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Product Details

  • Release Date: 6/18/2013
  • Label: Ingrooves
  • EAN: 5060342850010
  • Catalog Number: 003
  • Sales rank: 26,036

Tracks

Disc 1
  1. 1 2013 (9:01)
  2. 2 River Of Pain (7:00)
  3. 3 Culturecide (4:37)
  4. 4 Hit Void (4:14)
  5. 5 Tenement Kid (4:48)
  6. 6 Invisible City (4:43)
  7. 7 Goodbye Johnny (3:32)
  8. 8 Sideman (3:56)
  9. 9 Elimination Blues (5:48)
  10. 10 Turn Each Other Inside Out (4:38)
  11. 11 Relativity (7:31)
  12. 12 Walking With The Beast (4:00)
  13. 13 It’s Alright, It’s OK (5:11)
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Album Credits

Performance Credits
Primal Scream Primary Artist
Robert Plant Vocals
Mark Stewart Vocals
Marshall Allen Alto Saxophone
The Unloved Background Vocals
Fred Adams Trumpet
Martin Duffy Piano, Celeste, Wurlitzer, Hammond B3
Jason Falkner Synthesizer, Bass Guitar, Electric Guitar, 6-string bass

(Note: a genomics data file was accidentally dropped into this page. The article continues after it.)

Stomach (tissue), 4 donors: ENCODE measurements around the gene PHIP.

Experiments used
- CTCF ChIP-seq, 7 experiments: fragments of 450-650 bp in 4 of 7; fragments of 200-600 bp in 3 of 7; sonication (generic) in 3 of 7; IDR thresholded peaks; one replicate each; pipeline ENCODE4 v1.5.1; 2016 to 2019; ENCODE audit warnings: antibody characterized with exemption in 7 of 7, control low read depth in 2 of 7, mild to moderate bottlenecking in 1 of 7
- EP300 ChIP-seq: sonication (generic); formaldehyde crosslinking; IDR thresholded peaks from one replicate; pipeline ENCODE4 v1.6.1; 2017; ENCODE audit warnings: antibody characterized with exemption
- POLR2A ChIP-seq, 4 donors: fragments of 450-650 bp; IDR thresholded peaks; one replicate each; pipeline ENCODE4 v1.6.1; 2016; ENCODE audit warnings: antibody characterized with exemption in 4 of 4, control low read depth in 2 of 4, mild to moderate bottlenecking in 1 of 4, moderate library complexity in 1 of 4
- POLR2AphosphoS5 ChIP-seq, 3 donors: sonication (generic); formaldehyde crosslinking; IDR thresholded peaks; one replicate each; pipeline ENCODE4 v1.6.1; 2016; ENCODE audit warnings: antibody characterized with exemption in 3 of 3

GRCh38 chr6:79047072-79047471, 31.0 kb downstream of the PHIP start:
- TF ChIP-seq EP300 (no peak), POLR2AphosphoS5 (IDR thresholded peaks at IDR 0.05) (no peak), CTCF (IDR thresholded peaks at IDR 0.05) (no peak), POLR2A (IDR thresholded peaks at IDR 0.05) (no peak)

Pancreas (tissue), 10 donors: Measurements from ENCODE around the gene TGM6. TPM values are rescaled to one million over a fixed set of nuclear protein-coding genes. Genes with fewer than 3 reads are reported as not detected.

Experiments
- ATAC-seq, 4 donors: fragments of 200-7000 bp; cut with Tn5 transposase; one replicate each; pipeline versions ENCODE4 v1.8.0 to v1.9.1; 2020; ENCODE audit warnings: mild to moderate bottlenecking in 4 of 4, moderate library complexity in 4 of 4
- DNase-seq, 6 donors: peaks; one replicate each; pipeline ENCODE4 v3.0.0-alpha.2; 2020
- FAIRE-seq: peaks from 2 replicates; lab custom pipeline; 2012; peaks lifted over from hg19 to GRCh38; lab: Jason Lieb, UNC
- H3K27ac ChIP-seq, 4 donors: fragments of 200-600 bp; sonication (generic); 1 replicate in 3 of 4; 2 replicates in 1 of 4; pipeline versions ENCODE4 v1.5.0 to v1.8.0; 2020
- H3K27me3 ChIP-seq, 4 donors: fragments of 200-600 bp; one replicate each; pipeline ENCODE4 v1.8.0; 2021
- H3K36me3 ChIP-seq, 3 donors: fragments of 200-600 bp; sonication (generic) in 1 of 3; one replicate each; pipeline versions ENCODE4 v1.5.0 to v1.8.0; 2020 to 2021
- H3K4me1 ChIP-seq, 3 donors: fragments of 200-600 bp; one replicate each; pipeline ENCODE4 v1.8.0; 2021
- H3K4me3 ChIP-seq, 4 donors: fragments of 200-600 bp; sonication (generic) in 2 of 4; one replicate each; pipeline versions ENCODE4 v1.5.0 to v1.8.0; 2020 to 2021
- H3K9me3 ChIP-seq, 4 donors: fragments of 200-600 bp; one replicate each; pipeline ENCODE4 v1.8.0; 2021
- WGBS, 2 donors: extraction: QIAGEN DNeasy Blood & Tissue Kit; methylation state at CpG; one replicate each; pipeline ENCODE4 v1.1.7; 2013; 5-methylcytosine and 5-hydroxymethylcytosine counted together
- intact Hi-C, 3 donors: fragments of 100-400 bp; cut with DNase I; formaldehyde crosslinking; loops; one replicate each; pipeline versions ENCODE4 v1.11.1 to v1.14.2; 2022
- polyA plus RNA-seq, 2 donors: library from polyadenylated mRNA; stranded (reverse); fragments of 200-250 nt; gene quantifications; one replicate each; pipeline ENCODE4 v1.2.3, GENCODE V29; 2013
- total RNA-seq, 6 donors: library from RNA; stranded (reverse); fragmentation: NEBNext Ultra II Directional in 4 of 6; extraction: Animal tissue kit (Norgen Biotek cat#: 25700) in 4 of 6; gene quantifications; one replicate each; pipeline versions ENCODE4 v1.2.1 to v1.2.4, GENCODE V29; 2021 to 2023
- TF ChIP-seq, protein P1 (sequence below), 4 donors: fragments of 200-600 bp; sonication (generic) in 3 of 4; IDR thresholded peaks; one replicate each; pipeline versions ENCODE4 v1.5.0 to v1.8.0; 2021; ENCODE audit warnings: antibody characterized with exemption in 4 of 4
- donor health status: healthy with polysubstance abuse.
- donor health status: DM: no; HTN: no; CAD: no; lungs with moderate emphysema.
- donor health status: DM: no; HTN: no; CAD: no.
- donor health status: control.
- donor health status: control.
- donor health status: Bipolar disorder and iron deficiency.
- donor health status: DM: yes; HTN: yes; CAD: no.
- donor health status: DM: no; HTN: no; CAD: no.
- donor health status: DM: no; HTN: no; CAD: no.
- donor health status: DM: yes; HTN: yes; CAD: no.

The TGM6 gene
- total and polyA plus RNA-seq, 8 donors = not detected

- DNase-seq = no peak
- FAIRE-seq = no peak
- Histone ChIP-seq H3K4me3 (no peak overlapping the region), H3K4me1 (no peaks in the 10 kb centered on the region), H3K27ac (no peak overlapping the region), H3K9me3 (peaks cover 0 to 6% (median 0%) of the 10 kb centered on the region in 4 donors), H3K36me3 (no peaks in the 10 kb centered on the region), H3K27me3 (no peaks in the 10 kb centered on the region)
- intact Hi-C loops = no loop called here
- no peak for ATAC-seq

Bobby Gillespie Tambourine, Vocals, Background Vocals, Hand Clapping, Mellotron
Andrew Innes Dulcimer, Synthesizer, Acoustic Guitar, Guitar, Piano, Autoharp, Bass Guitar, Electric Guitar, Rhythm Guitar, 12-string Guitar, Mellotron, Electric Sitar, 6-string bass, Drones
Marco Nelson Bass Guitar
Kevin Shields Guitar
Steve Tavaglione Alto Saxophone, Tenor Saxophone
Jay Bellerose Drums
Woody Jackson Guitar, Emulator
Tracy Wannomae Alto Saxophone
Jim Hunt Flute, Saxophone
David Henderson Guitar
Sharlene Hector Background Vocals
Darrin Mooney Percussion, Drums
Barrie Cadogan Guitar, Background Vocals
Ladonna Harley Peters Background Vocals
Keefus Cianca Piano, Bells
Davey Chegwidden Percussion, Drums, Tom-Tom, Guiro
Danny Ray Thompson Baritone Saxophone
Todd Simon Trumpet
Noel Scott Alto Saxophone, Tenor Saxophone
Geo Gabriel Background Vocals
Technical Credits
Mark Stewart Composer, Whistle
Jason Falkner Engineer
Bobby Gillespie Composer
David Holmes Producer, Engineer
Andrew Innes Composer, Engineer
Sam Johnston Engineer
Brendan Lynch Engineer, Additional Production
David Meltzer Composer
Nicky Brown Vocal Arrangements
Woody Jackson Engineer, Orchestration
Valente Torrez Engineer
Paul Stanborough Engineer
Chris Kasych Pro-Tools
Eric Isip Engineer
Michael Harris Engineer
Masa Tsuzki Engineer
Lee Pierce Composer